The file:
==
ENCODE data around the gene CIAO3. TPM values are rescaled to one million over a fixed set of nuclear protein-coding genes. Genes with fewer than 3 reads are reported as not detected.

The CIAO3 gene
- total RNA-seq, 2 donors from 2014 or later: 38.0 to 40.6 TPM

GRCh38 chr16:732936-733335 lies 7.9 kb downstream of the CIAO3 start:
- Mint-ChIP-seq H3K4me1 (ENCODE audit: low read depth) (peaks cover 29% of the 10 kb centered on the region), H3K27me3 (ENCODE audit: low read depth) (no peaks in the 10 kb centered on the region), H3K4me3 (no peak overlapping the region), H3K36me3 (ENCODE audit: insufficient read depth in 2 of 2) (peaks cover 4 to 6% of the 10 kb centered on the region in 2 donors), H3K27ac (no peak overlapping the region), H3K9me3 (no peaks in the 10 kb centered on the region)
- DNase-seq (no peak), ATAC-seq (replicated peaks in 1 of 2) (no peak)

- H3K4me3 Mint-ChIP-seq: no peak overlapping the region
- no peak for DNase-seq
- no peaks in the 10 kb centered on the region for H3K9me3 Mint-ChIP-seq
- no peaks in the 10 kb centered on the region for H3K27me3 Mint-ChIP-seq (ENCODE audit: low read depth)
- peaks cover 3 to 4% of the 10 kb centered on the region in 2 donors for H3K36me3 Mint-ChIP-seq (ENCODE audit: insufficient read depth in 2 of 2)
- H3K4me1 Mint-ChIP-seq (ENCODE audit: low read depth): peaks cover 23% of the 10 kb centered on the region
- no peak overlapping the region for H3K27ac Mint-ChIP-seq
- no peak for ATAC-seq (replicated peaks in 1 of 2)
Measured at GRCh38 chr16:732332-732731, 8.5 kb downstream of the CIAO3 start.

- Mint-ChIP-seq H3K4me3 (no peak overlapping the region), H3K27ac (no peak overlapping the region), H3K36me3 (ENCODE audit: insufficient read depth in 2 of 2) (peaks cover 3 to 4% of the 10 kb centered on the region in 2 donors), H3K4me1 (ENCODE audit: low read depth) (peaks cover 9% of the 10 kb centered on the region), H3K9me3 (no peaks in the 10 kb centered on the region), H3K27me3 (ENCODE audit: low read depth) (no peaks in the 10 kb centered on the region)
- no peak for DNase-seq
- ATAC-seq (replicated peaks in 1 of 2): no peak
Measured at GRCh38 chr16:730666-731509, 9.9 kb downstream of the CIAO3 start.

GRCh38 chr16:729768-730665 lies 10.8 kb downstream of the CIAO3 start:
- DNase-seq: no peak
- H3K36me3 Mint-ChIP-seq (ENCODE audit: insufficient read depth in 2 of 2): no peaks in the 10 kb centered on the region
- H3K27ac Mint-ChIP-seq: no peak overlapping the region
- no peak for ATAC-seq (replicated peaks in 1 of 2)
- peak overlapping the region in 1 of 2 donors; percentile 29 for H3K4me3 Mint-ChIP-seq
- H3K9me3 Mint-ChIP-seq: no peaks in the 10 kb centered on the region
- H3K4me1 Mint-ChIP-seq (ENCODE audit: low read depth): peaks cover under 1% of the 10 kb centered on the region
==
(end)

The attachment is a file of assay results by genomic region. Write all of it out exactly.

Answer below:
ENCODE data around the gene CIAO3. TPM values are rescaled to one million over a fixed set of nuclear protein-coding genes. Genes with fewer than 3 reads are reported as not detected.

The CIAO3 gene
- total RNA-seq, 2 donors from 2014 or later: 38.0 to 40.6 TPM

GRCh38 chr16:732936-733335 lies 7.9 kb downstream of the CIAO3 start:
- Mint-ChIP-seq H3K4me1 (ENCODE audit: low read depth) (peaks cover 29% of the 10 kb centered on the region), H3K27me3 (ENCODE audit: low read depth) (no peaks in the 10 kb centered on the region), H3K4me3 (no peak overlapping the region), H3K36me3 (ENCODE audit: insufficient read depth in 2 of 2) (peaks cover 4 to 6% of the 10 kb centered on the region in 2 donors), H3K27ac (no peak overlapping the region), H3K9me3 (no peaks in the 10 kb centered on the region)
- DNase-seq (no peak), ATAC-seq (replicated peaks in 1 of 2) (no peak)

- H3K4me3 Mint-ChIP-seq: no peak overlapping the region
- no peak for DNase-seq
- no peaks in the 10 kb centered on the region for H3K9me3 Mint-ChIP-seq
- no peaks in the 10 kb centered on the region for H3K27me3 Mint-ChIP-seq (ENCODE audit: low read depth)
- peaks cover 3 to 4% of the 10 kb centered on the region in 2 donors for H3K36me3 Mint-ChIP-seq (ENCODE audit: insufficient read depth in 2 of 2)
- H3K4me1 Mint-ChIP-seq (ENCODE audit: low read depth): peaks cover 23% of the 10 kb centered on the region
- no peak overlapping the region for H3K27ac Mint-ChIP-seq
- no peak for ATAC-seq (replicated peaks in 1 of 2)
Measured at GRCh38 chr16:732332-732731, 8.5 kb downstream of the CIAO3 start.

- Mint-ChIP-seq H3K4me3 (no peak overlapping the region), H3K27ac (no peak overlapping the region), H3K36me3 (ENCODE audit: insufficient read depth in 2 of 2) (peaks cover 3 to 4% of the 10 kb centered on the region in 2 donors), H3K4me1 (ENCODE audit: low read depth) (peaks cover 9% of the 10 kb centered on the region), H3K9me3 (no peaks in the 10 kb centered on the region), H3K27me3 (ENCODE audit: low read depth) (no peaks in the 10 kb centered on the region)
- no peak for DNase-seq
- ATAC-seq (replicated peaks in 1 of 2): no peak
Measured at GRCh38 chr16:730666-731509, 9.9 kb downstream of the CIAO3 start.

GRCh38 chr16:729768-730665 lies 10.8 kb downstream of the CIAO3 start:
- DNase-seq: no peak
- H3K36me3 Mint-ChIP-seq (ENCODE audit: insufficient read depth in 2 of 2): no peaks in the 10 kb centered on the region
- H3K27ac Mint-ChIP-seq: no peak overlapping the region
- no peak for ATAC-seq (replicated peaks in 1 of 2)
- peak overlapping the region in 1 of 2 donors; percentile 29 for H3K4me3 Mint-ChIP-seq
- H3K9me3 Mint-ChIP-seq: no peaks in the 10 kb centered on the region
- H3K4me1 Mint-ChIP-seq (ENCODE audit: low read depth): peaks cover under 1% of the 10 kb centered on the region